FDA OKs Bone Drug to Prevent Fracture in Certain Cancer Patients

Prolia can be used in some cases of prostate cancer and breast cancer

Please note: This article was published more than one year ago. The facts and conclusions presented may have since changed and may no longer be accurate. And "More information" links may no longer work. Questions about personal health should always be referred to a physician or other health care professional.

MONDAY, Sept. 19, 2011 (HealthDay News) -- The U.S. Food and Drug Administration has expanded approval for the Amgen bone-building drug Prolia (denosumab) to include prostate cancer or breast cancer patients who are taking certain hormonal therapies.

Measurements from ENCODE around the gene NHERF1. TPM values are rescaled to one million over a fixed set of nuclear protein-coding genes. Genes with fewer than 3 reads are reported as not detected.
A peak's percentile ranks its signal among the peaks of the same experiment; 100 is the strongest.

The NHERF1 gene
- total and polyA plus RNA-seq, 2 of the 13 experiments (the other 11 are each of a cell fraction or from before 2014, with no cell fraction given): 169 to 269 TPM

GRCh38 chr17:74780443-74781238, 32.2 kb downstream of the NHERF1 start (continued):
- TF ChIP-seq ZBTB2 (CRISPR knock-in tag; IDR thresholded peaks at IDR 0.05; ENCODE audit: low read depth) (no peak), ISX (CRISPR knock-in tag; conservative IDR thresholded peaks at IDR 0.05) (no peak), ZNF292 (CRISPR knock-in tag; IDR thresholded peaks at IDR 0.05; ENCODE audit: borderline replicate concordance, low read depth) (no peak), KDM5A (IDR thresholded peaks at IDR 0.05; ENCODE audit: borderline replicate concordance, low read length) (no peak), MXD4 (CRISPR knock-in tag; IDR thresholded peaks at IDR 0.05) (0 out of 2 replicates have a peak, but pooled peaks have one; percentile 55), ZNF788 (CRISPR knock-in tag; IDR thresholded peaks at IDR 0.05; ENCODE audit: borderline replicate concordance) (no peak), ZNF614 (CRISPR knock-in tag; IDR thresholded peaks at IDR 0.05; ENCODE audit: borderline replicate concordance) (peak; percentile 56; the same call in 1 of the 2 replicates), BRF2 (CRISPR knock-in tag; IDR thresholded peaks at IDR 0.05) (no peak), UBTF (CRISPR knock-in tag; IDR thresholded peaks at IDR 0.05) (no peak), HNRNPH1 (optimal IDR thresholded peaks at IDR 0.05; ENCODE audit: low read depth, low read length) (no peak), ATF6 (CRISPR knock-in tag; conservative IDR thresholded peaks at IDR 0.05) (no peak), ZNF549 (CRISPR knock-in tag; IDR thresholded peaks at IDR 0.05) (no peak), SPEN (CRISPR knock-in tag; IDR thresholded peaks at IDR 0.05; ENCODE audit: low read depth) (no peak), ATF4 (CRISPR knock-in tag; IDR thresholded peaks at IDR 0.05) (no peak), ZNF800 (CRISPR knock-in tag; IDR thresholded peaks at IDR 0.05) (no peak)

The drug was initially approved in 2010 to help prevent osteoporosis in post-menopausal women.

Breast cancer patients who use a class of hormone therapy known as aromatase inhibitors to limit estrogen production, and prostate cancer patients who are treated with hormones that limit production of androgens (including testosterone), may be at greater risk of bone fracture.

Amgen is based in Thousand Oaks, Calif.

More information

The FDA has more about this drug.

--

Last Updated:

Related Articles